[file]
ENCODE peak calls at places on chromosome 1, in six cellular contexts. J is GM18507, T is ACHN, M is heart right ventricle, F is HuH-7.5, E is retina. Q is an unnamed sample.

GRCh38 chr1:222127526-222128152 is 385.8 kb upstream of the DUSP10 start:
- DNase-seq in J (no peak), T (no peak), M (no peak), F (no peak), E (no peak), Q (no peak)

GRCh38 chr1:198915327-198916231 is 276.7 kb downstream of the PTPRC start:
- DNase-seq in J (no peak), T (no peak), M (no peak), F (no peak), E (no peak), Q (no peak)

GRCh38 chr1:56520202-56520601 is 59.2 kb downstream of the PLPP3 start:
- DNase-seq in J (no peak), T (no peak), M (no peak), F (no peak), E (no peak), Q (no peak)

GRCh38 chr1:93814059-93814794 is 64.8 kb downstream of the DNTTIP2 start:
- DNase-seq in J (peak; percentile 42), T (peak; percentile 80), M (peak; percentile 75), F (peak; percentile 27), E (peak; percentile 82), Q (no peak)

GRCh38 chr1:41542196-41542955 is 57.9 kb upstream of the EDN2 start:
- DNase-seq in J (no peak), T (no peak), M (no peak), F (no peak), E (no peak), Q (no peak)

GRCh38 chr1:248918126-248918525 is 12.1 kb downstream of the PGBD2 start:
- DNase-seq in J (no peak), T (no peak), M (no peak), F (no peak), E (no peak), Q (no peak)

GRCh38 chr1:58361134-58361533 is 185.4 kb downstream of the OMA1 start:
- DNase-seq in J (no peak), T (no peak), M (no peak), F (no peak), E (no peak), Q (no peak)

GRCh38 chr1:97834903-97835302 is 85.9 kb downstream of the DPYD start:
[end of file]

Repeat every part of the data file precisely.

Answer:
ENCODE peak calls at places on chromosome 1, in six cellular contexts. J is GM18507, T is ACHN, M is heart right ventricle, F is HuH-7.5, E is retina. Q is an unnamed sample.

GRCh38 chr1:222127526-222128152 is 385.8 kb upstream of the DUSP10 start:
- DNase-seq in J (no peak), T (no peak), M (no peak), F (no peak), E (no peak), Q (no peak)

GRCh38 chr1:198915327-198916231 is 276.7 kb downstream of the PTPRC start:
- DNase-seq in J (no peak), T (no peak), M (no peak), F (no peak), E (no peak), Q (no peak)

GRCh38 chr1:56520202-56520601 is 59.2 kb downstream of the PLPP3 start:
- DNase-seq in J (no peak), T (no peak), M (no peak), F (no peak), E (no peak), Q (no peak)

GRCh38 chr1:93814059-93814794 is 64.8 kb downstream of the DNTTIP2 start:
- DNase-seq in J (peak; percentile 42), T (peak; percentile 80), M (peak; percentile 75), F (peak; percentile 27), E (peak; percentile 82), Q (no peak)

GRCh38 chr1:41542196-41542955 is 57.9 kb upstream of the EDN2 start:
- DNase-seq in J (no peak), T (no peak), M (no peak), F (no peak), E (no peak), Q (no peak)

GRCh38 chr1:248918126-248918525 is 12.1 kb downstream of the PGBD2 start:
- DNase-seq in J (no peak), T (no peak), M (no peak), F (no peak), E (no peak), Q (no peak)

GRCh38 chr1:58361134-58361533 is 185.4 kb downstream of the OMA1 start:
- DNase-seq in J (no peak), T (no peak), M (no peak), F (no peak), E (no peak), Q (no peak)

GRCh38 chr1:97834903-97835302 is 85.9 kb downstream of the DPYD start: